No cardio protection indication for Novo’s semaglutide – yet

Novo Nordisk has blockbuster hopes for its GLP-1 semaglutide type 2 diabetes drug, which is edging towards approval in major markets – but it won’t have a cardiovascular protection indication.

While the FDA granted a cardiovascular protection indication for Novo’s already-marketed GLP-1 Victoza last month, Novo must come up with more data to get the coveted  indication for its successor, although the information could be mentioned in the clinical section of the drug’s label.

Now Novo is planning a much larger outcomes trial, beginning next year, to get a definitive answer about semaglutide’s cardiovascular benefits.

Its cardiovascular benefits will be of vital importance, as it will enter an increasingly competitive market where Eli Lilly’s newer GLP-1 Trulicity (dulaglutide) has been stealing market share from Victoza.

Analysts EP Vantage forecast that, once approved, semaglutide could reach revenues of $2.24 billion by 2022 – but its success will hinge on just how good its cardio data will be compared to existing players.

A new era in diabetes drugs was ushered in last year when Boehringer Ingelheim and Lilly’s Jardiance (empagliflozin) was granted FDA approval to promote the drug as being able to reduce the risk of cardiovascular death in patients with type 2 diabetes and established cardiovascular disease, as well as lowering blood sugar levels.

This shift stems from FDA requirements calling for cardiovascular safety studies on all diabetes drugs about a decade ago.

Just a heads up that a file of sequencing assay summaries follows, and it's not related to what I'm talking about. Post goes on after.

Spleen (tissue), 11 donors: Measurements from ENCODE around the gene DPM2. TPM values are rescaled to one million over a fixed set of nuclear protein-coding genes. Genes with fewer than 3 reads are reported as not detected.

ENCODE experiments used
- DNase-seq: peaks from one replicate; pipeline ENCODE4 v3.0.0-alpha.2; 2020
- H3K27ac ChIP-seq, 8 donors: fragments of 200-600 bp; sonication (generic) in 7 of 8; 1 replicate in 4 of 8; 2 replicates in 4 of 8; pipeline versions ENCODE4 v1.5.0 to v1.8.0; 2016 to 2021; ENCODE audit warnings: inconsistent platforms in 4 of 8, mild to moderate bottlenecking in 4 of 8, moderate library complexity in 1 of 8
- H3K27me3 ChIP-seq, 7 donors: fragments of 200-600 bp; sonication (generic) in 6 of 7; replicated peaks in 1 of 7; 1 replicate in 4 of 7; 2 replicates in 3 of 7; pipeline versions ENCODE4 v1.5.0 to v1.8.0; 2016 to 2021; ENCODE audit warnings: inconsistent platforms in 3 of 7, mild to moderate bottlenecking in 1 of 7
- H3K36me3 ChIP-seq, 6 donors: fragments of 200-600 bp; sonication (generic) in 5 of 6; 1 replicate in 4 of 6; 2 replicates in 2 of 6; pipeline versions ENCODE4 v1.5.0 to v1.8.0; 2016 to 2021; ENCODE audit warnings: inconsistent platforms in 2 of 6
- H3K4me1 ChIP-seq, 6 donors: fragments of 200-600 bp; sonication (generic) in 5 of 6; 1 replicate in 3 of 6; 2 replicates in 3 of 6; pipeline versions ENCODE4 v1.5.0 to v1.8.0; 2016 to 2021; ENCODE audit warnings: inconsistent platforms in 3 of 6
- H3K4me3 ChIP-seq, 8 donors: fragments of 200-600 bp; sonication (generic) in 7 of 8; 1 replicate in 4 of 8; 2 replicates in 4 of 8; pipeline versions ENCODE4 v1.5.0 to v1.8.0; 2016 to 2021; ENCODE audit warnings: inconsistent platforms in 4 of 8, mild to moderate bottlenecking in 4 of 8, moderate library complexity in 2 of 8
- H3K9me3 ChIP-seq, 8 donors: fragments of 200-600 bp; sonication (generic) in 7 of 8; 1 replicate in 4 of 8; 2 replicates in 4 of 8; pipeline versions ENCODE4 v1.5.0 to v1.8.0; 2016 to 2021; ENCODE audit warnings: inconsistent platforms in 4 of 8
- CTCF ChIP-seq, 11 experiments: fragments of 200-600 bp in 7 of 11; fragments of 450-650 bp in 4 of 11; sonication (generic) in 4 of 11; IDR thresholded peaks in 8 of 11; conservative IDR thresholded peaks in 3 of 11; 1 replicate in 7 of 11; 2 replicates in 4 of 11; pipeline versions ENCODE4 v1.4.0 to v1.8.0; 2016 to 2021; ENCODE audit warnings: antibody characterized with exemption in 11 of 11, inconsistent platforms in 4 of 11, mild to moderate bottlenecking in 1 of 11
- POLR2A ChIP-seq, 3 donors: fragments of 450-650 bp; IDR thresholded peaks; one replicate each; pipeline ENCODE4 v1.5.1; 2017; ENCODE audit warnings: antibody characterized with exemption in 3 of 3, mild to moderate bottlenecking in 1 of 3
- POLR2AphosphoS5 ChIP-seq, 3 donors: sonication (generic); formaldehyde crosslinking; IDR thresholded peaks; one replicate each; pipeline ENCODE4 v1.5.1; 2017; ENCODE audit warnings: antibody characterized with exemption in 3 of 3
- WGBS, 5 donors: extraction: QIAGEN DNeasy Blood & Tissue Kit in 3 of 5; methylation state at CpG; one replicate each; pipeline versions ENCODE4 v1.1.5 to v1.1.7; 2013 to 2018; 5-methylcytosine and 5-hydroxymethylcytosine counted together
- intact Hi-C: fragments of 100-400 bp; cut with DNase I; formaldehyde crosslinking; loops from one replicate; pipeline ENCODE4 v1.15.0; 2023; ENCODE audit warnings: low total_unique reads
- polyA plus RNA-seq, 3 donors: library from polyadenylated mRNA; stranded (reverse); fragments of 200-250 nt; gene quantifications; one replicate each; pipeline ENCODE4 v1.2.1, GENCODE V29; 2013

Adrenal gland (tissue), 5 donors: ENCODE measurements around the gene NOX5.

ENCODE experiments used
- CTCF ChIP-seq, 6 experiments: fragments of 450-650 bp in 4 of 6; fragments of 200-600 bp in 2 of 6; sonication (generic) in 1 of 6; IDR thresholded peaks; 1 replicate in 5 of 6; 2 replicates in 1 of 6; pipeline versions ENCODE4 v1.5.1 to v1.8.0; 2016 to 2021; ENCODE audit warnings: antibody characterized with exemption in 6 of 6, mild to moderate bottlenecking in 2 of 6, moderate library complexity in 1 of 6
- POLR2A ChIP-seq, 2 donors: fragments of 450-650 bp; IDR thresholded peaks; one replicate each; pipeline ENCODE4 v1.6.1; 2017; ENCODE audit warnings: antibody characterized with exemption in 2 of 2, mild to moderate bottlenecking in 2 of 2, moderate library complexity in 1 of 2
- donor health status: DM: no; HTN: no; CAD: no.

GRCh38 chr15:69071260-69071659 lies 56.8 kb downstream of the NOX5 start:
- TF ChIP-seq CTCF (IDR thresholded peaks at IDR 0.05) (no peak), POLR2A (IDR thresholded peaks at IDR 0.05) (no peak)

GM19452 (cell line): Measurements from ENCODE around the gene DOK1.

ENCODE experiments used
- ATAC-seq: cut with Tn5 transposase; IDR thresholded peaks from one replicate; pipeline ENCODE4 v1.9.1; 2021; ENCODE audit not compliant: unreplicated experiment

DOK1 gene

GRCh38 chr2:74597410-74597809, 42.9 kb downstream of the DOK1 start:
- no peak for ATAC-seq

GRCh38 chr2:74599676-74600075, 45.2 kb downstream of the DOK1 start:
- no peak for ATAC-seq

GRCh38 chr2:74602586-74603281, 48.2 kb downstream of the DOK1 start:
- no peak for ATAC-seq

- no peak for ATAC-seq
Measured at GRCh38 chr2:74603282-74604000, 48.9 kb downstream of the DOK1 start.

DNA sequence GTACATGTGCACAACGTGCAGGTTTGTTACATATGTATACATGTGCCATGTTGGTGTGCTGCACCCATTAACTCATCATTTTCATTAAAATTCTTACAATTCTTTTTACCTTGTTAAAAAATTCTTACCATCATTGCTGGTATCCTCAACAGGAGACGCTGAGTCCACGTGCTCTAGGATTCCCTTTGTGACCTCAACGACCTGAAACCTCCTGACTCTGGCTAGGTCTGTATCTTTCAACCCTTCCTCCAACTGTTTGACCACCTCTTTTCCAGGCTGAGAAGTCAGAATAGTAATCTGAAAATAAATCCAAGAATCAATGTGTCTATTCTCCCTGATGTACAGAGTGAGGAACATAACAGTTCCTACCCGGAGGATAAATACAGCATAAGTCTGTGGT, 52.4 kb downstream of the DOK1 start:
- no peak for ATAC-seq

But since then pharma companies have been trying to go one step further and develop diabetes drugs that actually protect the heart.

Mads Krogsgaard Thomsen

In a London press briefing, Mads Krogsgaard Thomsen, Novo Nordisk’s chief science officer, said that data from the SUSTAIN 6 study wasn’t sufficient to get the cardiovascular benefit mentioned on semaglutide’s label should it get approved.

“We can talk about it, but it must be in the data and not on the label as an indication,” he said.

This is because SUSTAIN 6 was powered to show semaglutide was no worse than placebo when it came to cardiovascular safety.

But the results from the so-called non-inferiority study were much stronger than expected – showing an overall 26% reduction in the major adverse cardiovascular events (MACE) compared with placebo.

This was almost entirely driven by a 39% decrease in non-fatal stroke, with a non-significant (26%) decrease in non-fatal heart attack and no significant difference in the rate of cardiovascular death.

“What we underestimated was the efficacy of semaglutide,” said Krogsgaard Thomsen.

And because of the small number of actual events, a larger sample size is needed to inform regulators and prescribers about the cardiovascular benefits of semaglutide.

Novo Nordisk is already gearing up for the outcomes trial, which will be conducted using the company’s own network of clinical research associates.

“I think we owe it to the scientific community to get the cardiovascular information on the label,” he added.

Semaglutide hasn’t been prioritised for accelerated review by the FDA, however. The company filed it with the US regulator last December, and the FDA is expected to give its ruling by 5 December this year.

Merck’s Januvia/Janumet failed to show cardio-protective benefits in its own TECOS cv-outcomes trial, though it also showed no increased risk of heart failure. All told, analysts think Merck’s franchise will remain the biggest selling type 2 diabetes drug in 2022, thanks also to its convenient pill form.

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